Kuner asserted congestion-hours reduced by an eight-lane highway overhaul would be “minimal.” But Harmet pointed to an IDOT study indicating the changes would move 40,000 more people through the corridor and time is money. IDOT calculated a savings of $700,000 per day in gained work productivity for people traveling the proposed eight-lane Ike, Harmet said. “Those numbers aren’t small,” Harnett said.
Harmet said Forest Park already feels the effects of congestion on the Ike.
“Jackson Boulevard is the fourth lane during rush hour,” he said.
The two diverged philosophically on the importance of the public transit piece of the Ike corridor.
Kuner pointed out a better way to reduce congestion on the Ike would be to decrease traffic by 10 percent by improving public transportation options on the CTA.
Lowering the road grade
Discussing the conversion of exits from the left side to right-hand lanes at Austin and Harlem, Harmet said IDOT could possibly lower the entire trench to lessen the height of the exit ramps. He also showed artist renderings of the new exits and pointed out pedestrian safety islands, which would reduce pedestrian injuries by 50 percent, he said, according to a national study. He also pointed out possible bus turnarounds and bus bump-out lanes that could keep Harlem and Austin traffic moving when buses delivered passengers to the Blue Line.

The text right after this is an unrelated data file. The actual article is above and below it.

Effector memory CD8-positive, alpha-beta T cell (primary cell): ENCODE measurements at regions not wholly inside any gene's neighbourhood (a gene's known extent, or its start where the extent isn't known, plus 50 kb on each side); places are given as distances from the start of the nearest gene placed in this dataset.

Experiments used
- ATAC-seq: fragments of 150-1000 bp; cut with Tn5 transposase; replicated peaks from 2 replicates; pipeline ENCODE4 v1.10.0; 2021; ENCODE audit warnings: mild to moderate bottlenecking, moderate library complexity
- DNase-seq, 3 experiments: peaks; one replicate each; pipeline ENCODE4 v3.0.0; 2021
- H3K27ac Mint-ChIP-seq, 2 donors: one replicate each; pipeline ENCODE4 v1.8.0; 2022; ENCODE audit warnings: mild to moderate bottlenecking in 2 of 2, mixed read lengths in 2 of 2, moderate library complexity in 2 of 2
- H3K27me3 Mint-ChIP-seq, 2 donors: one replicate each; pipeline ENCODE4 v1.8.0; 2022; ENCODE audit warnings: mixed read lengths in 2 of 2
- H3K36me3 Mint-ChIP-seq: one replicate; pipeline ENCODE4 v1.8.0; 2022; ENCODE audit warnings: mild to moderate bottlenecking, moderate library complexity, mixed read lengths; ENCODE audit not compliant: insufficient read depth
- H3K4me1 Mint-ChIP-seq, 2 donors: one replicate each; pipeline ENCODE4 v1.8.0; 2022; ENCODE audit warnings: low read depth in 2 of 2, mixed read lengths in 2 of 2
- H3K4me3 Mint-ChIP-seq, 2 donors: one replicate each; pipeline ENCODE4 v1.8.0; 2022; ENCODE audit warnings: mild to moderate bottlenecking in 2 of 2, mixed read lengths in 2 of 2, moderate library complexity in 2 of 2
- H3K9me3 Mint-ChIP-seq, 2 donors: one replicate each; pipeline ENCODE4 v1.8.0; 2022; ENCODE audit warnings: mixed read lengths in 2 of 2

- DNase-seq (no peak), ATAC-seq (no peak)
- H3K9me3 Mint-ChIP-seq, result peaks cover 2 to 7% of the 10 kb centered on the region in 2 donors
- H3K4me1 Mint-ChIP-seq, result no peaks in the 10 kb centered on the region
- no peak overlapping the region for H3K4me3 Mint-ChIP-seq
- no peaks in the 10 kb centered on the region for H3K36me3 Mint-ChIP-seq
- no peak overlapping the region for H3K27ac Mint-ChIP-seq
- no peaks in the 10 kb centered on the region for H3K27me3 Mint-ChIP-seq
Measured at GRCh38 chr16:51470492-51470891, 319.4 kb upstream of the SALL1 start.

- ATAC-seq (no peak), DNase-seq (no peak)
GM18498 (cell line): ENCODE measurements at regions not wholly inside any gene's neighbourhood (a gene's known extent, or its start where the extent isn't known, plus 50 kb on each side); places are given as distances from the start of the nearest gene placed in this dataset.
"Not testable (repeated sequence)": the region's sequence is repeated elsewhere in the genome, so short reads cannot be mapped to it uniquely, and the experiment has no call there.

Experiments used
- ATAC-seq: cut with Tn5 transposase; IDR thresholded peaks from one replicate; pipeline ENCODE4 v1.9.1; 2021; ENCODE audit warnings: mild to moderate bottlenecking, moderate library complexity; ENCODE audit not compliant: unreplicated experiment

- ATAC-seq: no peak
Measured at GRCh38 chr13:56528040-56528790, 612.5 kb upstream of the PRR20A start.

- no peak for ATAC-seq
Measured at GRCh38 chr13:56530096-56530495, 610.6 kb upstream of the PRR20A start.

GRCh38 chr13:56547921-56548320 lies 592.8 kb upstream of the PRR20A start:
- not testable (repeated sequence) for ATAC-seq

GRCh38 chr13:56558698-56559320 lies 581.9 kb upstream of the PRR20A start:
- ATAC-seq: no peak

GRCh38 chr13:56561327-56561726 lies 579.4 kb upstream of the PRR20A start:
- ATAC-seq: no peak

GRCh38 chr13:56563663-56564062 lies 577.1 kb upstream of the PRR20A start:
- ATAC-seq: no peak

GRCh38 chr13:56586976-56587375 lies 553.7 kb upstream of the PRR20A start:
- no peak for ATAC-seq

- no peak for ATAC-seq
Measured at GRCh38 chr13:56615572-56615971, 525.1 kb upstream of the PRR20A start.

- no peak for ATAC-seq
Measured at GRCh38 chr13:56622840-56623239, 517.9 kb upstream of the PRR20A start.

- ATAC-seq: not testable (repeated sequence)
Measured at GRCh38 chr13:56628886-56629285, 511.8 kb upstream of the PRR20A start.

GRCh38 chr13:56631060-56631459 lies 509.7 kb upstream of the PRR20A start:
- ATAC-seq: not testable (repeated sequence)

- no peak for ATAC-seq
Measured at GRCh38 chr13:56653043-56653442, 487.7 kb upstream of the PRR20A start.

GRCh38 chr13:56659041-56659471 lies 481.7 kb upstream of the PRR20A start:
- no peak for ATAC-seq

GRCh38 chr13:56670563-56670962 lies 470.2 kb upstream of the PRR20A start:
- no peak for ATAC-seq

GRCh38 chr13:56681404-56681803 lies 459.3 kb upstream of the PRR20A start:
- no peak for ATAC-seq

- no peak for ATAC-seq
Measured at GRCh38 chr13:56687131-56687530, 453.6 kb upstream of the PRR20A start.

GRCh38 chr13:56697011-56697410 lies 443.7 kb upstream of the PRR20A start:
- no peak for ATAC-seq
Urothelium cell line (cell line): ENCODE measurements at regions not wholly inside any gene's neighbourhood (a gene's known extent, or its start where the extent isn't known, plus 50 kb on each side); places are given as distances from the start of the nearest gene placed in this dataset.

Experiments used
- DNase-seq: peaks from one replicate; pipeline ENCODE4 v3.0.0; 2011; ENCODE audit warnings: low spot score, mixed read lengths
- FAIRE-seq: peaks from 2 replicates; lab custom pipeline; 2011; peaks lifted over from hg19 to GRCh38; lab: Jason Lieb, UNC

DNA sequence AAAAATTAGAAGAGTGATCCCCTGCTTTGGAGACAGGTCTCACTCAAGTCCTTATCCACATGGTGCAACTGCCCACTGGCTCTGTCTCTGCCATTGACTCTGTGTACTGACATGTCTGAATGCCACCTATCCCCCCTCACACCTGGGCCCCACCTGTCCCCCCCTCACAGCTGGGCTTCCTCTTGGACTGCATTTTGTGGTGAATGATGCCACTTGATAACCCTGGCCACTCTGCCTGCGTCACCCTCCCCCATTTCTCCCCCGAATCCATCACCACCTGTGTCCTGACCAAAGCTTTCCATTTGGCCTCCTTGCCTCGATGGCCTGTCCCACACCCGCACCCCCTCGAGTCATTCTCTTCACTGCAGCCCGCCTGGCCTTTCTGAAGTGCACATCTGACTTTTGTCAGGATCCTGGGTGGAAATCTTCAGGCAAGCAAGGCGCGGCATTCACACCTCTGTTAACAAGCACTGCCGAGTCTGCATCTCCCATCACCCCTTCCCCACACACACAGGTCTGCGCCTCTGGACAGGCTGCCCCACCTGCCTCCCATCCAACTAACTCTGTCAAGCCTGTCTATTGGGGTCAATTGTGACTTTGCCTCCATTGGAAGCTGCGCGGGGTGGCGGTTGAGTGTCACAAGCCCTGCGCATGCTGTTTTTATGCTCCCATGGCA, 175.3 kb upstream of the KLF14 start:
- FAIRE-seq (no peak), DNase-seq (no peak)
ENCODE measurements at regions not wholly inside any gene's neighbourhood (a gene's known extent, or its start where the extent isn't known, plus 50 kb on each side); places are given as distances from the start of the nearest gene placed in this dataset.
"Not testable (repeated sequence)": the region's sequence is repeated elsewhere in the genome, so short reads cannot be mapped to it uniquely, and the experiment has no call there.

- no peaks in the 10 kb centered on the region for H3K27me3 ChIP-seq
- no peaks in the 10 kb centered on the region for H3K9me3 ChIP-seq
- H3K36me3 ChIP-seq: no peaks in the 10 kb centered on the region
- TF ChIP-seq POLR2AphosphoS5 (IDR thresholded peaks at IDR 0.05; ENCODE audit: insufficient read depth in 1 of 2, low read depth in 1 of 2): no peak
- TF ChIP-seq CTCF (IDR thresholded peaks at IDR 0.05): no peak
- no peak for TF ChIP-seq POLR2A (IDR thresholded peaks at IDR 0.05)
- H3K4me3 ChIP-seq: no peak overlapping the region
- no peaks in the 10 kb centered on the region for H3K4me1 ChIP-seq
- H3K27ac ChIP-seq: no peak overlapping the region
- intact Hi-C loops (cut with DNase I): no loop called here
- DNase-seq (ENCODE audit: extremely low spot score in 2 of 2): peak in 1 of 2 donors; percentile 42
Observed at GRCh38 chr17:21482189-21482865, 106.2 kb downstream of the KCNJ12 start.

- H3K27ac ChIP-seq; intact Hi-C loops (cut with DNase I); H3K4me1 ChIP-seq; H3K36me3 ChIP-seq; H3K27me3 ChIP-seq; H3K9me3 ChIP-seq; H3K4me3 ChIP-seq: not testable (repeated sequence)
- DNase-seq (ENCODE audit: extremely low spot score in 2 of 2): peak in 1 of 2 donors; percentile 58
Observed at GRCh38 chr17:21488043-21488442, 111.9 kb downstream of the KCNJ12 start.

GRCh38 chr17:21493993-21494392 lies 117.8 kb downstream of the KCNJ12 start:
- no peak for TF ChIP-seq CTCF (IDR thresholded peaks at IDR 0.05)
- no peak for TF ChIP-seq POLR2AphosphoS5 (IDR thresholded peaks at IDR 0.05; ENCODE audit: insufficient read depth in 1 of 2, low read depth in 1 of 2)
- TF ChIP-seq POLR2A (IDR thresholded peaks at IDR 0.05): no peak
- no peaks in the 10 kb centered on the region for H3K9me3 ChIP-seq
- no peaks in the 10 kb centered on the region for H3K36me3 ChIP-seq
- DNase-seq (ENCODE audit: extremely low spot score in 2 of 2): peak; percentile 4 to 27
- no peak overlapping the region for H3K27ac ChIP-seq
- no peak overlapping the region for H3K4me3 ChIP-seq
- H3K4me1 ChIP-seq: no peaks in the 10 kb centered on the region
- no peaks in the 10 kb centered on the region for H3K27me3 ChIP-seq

Kuner noted that renderings currently used by IDOT were not to scale and were not drawn by engineers yet.
Kuner’s presentation touched on specific Forest Park concerns. He said the highway, while below-ground until Harlem rose up to become almost level to residential grade as it passed through Forest Park. He showed photos from Lehmer and Elgin avenues and from the Circle Avenue bridge.
Forest Park, he said, would be faced with sound wall choices and showed photos of a highway sound barrier from Westchester that almost abutted a residence. Harmet later said sound-barrier technology had improved in 10 years and “choices we made 10 years ago” may not be the same today.